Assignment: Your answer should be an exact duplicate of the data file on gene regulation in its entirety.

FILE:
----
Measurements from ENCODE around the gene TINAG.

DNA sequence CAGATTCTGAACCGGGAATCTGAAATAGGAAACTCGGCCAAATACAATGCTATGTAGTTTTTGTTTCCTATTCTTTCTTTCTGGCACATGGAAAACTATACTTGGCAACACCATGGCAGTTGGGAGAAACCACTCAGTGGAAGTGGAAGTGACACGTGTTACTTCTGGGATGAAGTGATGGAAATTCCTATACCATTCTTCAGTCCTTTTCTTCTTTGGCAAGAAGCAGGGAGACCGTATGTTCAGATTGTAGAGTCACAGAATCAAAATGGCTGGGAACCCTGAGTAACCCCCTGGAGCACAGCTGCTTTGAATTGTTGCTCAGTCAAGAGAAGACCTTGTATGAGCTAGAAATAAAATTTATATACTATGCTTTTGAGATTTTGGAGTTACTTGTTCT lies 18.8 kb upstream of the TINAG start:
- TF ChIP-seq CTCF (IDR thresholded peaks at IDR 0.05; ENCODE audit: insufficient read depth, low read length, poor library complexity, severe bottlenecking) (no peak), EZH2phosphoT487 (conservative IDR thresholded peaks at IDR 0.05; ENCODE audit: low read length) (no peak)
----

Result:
Measurements from ENCODE around the gene TINAG.

DNA sequence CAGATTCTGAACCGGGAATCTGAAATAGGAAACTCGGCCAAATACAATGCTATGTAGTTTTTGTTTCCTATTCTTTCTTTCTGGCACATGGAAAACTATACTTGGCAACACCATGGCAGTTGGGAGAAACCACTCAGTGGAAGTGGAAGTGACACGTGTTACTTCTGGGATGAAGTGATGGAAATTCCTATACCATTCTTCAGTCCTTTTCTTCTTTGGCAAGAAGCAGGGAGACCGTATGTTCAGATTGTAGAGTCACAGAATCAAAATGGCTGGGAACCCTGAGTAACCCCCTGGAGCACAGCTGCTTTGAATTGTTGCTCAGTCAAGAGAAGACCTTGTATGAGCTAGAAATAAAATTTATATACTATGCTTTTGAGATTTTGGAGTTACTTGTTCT lies 18.8 kb upstream of the TINAG start:
- TF ChIP-seq CTCF (IDR thresholded peaks at IDR 0.05; ENCODE audit: insufficient read depth, low read length, poor library complexity, severe bottlenecking) (no peak), EZH2phosphoT487 (conservative IDR thresholded peaks at IDR 0.05; ENCODE audit: low read length) (no peak)